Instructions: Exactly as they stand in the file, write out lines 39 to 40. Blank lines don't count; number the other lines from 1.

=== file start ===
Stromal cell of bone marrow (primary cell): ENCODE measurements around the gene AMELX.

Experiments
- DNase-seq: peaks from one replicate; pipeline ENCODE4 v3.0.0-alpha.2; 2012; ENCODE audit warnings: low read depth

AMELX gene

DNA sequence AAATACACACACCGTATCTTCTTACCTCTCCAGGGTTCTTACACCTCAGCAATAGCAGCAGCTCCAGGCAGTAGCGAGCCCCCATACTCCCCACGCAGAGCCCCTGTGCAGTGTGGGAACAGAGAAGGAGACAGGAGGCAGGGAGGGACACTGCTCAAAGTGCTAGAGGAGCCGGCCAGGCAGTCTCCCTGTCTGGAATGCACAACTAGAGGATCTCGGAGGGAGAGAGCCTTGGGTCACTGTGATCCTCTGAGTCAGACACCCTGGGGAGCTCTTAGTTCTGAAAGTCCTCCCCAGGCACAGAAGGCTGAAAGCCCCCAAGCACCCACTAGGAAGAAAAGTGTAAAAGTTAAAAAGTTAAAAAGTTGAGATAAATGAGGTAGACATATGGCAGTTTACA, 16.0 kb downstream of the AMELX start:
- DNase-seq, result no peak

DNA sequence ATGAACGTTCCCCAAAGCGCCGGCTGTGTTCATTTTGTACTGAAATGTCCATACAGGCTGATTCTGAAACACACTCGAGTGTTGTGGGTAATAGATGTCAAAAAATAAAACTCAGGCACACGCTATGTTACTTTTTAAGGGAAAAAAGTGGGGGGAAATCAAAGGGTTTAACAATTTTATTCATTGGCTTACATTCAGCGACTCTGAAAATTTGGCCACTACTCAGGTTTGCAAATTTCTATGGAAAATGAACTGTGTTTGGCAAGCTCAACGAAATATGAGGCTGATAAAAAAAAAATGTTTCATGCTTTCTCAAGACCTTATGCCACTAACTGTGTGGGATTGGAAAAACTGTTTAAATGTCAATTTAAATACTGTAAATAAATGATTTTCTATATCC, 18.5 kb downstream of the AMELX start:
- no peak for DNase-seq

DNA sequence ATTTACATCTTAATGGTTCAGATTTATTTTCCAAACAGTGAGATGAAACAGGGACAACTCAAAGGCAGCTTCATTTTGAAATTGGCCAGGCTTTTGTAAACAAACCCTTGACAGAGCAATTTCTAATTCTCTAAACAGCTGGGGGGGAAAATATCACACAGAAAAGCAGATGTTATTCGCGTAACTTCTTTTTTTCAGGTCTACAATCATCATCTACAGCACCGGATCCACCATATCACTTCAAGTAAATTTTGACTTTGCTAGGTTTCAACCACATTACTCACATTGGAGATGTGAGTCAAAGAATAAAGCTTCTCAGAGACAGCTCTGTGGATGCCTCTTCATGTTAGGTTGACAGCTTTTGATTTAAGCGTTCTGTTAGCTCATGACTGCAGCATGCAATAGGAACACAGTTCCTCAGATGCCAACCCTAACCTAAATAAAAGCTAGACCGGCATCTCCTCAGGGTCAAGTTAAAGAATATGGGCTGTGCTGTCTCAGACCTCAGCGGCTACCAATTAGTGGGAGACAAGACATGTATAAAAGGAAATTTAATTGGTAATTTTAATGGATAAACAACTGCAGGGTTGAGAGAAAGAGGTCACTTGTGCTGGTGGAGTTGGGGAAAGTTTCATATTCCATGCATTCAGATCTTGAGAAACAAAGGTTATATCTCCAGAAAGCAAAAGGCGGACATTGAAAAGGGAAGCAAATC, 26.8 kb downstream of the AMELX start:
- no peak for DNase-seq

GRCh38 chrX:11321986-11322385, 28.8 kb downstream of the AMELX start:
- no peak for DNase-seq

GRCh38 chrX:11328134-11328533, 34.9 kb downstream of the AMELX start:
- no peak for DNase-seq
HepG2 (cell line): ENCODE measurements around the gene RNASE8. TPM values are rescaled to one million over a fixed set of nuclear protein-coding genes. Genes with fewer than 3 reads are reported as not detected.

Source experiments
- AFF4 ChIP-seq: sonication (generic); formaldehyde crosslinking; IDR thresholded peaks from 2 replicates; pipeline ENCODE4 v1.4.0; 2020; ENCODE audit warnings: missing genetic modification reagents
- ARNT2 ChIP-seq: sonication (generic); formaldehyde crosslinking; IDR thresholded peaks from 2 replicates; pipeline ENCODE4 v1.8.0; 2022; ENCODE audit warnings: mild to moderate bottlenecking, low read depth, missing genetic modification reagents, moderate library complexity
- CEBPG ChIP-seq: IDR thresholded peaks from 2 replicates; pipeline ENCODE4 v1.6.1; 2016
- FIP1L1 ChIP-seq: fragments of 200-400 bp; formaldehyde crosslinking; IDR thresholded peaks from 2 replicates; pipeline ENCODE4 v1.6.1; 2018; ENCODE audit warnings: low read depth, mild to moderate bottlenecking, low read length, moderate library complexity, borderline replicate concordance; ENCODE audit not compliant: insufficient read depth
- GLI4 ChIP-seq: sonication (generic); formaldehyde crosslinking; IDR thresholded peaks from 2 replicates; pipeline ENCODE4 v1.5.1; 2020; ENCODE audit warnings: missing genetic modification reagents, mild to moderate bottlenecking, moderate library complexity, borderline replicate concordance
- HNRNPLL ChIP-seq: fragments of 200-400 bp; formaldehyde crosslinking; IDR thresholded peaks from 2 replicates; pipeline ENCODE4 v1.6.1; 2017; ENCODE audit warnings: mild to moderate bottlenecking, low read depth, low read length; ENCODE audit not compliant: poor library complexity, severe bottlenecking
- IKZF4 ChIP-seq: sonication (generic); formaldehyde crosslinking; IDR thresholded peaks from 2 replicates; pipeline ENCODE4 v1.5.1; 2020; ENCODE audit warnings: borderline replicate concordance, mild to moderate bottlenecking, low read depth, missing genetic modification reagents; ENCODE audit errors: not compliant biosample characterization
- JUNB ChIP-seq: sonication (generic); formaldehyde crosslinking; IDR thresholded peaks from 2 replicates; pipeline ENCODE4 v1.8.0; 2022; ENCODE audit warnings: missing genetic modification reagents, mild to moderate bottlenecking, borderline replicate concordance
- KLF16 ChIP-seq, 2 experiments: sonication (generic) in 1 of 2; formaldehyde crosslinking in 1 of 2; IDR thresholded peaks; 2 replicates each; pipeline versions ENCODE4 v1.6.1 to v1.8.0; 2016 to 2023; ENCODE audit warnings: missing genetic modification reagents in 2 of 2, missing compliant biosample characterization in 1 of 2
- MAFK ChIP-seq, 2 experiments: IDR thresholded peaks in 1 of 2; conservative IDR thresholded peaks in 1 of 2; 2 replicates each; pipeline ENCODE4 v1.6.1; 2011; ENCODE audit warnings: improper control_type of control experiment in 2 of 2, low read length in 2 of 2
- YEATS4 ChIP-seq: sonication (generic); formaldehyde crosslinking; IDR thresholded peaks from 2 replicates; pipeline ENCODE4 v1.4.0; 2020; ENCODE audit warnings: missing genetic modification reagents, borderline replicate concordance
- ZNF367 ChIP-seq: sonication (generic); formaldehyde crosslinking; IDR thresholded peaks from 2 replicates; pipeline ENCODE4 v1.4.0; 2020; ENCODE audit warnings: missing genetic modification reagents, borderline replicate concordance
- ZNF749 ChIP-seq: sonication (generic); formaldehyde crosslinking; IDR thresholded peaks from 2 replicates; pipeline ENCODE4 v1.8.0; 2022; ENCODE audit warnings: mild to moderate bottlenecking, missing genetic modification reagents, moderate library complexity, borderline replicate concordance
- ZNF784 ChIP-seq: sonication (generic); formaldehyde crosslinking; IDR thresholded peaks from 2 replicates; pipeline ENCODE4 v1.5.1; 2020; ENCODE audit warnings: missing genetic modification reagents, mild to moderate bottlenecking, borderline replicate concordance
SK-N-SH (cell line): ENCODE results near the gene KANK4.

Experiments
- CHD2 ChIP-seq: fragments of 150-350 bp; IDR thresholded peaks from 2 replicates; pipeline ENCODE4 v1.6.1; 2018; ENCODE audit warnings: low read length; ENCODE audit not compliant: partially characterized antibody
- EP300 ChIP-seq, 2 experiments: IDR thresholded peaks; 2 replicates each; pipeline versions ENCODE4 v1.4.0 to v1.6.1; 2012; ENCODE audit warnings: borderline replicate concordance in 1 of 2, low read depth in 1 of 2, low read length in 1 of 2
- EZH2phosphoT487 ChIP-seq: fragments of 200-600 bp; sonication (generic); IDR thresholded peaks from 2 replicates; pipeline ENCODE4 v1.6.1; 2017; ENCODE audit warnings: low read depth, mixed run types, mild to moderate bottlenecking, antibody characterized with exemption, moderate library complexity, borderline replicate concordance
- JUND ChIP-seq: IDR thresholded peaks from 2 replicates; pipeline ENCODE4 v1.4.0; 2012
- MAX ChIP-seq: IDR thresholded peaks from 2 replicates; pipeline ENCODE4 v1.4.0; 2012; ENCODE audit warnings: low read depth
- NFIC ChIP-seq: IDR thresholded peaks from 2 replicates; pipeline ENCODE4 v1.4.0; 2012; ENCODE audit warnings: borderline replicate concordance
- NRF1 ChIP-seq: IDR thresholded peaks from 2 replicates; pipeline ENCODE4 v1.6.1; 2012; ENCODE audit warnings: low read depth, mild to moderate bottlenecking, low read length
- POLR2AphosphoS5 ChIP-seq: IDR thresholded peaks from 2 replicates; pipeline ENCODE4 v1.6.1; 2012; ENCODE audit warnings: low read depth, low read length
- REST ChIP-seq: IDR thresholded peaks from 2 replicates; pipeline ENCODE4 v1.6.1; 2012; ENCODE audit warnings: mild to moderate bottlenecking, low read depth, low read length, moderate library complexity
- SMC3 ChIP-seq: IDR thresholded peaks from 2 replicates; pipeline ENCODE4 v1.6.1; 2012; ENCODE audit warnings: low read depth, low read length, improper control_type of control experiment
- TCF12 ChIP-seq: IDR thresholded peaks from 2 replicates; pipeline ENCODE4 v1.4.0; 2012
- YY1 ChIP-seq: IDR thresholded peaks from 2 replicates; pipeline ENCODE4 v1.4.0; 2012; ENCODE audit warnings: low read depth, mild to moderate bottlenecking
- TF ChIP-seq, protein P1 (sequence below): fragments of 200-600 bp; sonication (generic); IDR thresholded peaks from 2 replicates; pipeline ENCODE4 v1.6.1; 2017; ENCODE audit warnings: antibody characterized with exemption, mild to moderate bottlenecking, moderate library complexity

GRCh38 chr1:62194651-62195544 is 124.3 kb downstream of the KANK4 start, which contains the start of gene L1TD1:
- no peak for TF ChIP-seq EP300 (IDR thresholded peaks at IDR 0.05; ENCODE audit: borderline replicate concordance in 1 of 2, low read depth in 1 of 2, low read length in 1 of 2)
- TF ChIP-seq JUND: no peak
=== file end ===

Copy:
- NRF1 ChIP-seq: IDR thresholded peaks from 2 replicates; pipeline ENCODE4 v1.6.1; 2012; ENCODE audit warnings: low read depth, mild to moderate bottlenecking, low read length
- POLR2AphosphoS5 ChIP-seq: IDR thresholded peaks from 2 replicates; pipeline ENCODE4 v1.6.1; 2012; ENCODE audit warnings: low read depth, low read length